It's no secret that Rockwool Mineral Wool slabs are all-rounders. With thermal, acoustic and fire preventative properties, you can be sure this robust insulation solution will maintain high performance over the lifetime of your build. All Rockwool RW slab products offer outstanding fire, acoustic and thermal insulation properties. Rockwool Mineral Wool Insulation is composed of renewable volcanic rock (a naturally poor sound conductor), making these slabs especially effective at sound-dampening.
The Rockwool RWA45 Slab delivers excellent acoustic sound insulation. The RW stands for “Rockwool”, A stands for “Acoustic” and the 45 refers to the fact that these slabs have a density of 45kg/m3 and 0.035 W/mK thermal conductivity. You can install these thermal and acoustic insulation slabs in partition walls or under floorboards.
The Rockwool Flexi Slab is another popular option for people after superb noise-proofing. Each mineral wool insulation slab is fitted with a flexible edge, meaning they can be friction fitted to almost any framework.
Like Rockwool, the Knauf Earthwool RS range contains premium quality rock mineral slabs to suit every insulation need. They are manufactured using Knauf’s unique ECOSE technology; a bio-based binder that contains no added formaldehyde or phenol, meaning the resulting slabs create much lower levels of dust than other slabs and are beautifully soft and easier to handle.
The bio-binder creates a natural brown colour that is distinct from the usual yellow colour of insulation. We recommend Knauf Earthwool RS products for people who need to insulate internal partitions, timber and metal studs, with the added comfort that ECOSE technology provides.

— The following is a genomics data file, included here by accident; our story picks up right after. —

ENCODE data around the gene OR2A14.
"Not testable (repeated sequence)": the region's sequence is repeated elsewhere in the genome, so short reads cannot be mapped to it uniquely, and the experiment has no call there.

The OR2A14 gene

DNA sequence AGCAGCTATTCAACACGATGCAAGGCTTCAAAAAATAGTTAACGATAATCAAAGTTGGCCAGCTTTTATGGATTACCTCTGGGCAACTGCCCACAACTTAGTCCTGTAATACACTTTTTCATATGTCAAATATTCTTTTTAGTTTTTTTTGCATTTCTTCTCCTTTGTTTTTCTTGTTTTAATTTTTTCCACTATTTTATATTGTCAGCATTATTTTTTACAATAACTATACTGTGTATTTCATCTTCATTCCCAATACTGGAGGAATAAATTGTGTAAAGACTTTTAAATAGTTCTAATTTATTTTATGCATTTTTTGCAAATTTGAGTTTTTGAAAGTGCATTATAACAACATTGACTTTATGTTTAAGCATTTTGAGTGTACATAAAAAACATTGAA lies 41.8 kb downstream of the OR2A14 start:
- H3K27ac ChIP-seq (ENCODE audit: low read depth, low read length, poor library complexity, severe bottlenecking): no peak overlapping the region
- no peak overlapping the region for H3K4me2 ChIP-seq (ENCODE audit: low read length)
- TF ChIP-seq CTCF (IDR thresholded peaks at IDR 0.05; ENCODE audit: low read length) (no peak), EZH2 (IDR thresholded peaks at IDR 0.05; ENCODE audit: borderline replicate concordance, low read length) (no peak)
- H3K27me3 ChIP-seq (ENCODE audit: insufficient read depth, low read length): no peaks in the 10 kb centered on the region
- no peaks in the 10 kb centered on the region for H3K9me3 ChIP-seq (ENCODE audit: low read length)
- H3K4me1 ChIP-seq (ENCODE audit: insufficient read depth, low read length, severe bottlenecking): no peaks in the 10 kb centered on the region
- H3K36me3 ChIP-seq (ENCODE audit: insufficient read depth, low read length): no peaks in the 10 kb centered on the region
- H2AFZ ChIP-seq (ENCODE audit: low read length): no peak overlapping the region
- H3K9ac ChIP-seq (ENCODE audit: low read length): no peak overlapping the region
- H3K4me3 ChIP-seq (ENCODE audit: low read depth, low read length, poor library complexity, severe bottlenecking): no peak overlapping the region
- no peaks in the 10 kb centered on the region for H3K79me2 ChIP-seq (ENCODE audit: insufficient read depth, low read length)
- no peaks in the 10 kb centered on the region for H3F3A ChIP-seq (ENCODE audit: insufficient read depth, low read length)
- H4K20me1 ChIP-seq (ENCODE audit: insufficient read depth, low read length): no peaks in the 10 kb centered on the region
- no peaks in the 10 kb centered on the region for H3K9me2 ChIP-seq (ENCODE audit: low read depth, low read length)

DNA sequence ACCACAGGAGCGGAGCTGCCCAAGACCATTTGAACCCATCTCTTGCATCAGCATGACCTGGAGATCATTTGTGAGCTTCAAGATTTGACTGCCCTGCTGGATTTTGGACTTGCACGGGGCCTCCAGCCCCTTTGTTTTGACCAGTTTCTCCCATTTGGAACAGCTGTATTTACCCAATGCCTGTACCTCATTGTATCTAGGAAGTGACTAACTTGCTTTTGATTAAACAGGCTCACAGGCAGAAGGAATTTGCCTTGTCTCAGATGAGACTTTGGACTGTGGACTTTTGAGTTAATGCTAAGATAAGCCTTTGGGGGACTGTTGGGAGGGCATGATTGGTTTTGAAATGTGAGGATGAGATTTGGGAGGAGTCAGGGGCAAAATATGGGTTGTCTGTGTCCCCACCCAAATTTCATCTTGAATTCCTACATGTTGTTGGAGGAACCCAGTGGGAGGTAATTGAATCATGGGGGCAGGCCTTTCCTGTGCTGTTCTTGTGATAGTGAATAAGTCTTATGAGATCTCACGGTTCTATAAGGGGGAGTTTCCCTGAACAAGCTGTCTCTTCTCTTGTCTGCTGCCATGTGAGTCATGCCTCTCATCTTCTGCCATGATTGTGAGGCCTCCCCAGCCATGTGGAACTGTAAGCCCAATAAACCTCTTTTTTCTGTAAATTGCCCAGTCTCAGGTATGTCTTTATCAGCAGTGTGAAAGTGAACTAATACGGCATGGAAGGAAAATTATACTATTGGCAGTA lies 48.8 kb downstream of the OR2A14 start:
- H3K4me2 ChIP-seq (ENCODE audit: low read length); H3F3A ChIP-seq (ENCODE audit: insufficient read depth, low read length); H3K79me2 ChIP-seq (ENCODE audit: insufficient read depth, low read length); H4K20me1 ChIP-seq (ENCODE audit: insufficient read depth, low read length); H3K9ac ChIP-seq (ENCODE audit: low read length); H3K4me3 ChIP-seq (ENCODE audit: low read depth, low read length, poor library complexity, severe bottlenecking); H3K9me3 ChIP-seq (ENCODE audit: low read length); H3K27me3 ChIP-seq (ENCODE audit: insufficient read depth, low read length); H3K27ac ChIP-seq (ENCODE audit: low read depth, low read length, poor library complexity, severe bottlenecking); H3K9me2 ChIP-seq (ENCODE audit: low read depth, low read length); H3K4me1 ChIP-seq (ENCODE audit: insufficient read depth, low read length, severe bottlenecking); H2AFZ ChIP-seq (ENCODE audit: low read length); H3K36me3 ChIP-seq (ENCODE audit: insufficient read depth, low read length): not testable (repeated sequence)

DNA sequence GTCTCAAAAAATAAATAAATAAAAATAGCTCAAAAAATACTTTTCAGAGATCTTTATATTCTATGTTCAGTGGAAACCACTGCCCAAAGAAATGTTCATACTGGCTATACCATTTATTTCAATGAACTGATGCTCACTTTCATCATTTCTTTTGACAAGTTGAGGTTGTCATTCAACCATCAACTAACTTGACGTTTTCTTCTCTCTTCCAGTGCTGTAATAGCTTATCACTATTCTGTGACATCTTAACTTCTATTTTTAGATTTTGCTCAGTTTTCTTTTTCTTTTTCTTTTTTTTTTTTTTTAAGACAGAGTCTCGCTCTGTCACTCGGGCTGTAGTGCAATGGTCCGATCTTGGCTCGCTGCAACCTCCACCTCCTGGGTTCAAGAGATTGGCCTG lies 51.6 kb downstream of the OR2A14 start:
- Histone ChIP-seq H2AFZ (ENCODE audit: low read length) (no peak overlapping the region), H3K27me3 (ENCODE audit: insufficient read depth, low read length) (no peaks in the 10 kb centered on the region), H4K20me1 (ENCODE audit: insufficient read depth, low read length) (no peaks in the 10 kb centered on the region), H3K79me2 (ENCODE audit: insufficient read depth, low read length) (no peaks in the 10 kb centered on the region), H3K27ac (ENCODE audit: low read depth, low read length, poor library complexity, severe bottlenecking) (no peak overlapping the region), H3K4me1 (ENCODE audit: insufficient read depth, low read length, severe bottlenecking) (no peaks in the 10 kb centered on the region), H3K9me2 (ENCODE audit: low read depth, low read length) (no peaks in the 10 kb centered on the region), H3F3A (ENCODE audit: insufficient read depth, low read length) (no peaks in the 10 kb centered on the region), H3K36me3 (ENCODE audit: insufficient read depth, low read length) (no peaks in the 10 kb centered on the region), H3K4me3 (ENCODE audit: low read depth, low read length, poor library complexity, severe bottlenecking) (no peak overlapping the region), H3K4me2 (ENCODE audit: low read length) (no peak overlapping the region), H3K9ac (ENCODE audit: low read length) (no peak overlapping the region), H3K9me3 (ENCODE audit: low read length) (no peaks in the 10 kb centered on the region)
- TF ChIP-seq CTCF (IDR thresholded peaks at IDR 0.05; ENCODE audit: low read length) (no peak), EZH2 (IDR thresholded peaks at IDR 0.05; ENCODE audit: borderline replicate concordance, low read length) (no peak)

Mineral wool, also known as rock wool or stone wool, is made from a selection of raw materials, such as stone and glass. Mineral wool insulation thermal conductivity varies from product to product. Rockwool RWA45 Acoustic Slabs have a low thermal conductivity value of 0.035 W/mK, whereas Rockwool Flexi Acoustic Slabs have a thermal conductivity of 0.038 W/mK.
For many decades, fibreglass insulation (also known as glass wool insulation or glass mineral wool) was the standard for home construction. So what are the main drawbacks?
First off, fibreglass is sourced from non-renewable materials, specifically plastic reinforced with glass fibres. Fibreglass Insulation is made from up to 30% of recycled glass, like Knauf DriTherm 37 (which is specifically designed for installation in external masonry cavity walls). Secondly, fibreglass insulation has been linked to adverse health impacts, including irritating the skin, eyes, and respiratory system.
Let's consider the properties of each:
● Eco-friendly - Mineral wool is made of up to 80% recycled content, whereas fibreglass is only made from up to 30%.
● Weight - Mineral wool insulation slabs are far heavier than fibreglass slabs. They do not bend or sag as easily as fibreglass insulation slabs.
● Installation - Firm mineral wool slabs can friction-fit into place between studs and joists. Installing fibreglass can be more complicated because it requires staples and/or wires.
● Fire resistance - Both fibreglass and mineral wool insulation are classed as A1 non-combustible on the Euroclass scale, which means that they do not burn.
Mineral wool slabs are soft and easy to manipulate. Despite the slabs being dense and thick, you can handle them with ease. There are a few different ways to cut mineral wool that does not require expensive equipment. One of the most popular ways to cut mineral wool slabs is with a serrated blade or with a woodcutting handsaw.
The first step is to mark the measurements on your slab. Marking measurements can reduce the possibility of mistakes. Once you have marked your measurements, you can begin cutting or sawing. It is important to cut insulation in a clear, open environment. You should also use safety equipment like goggles and aprons.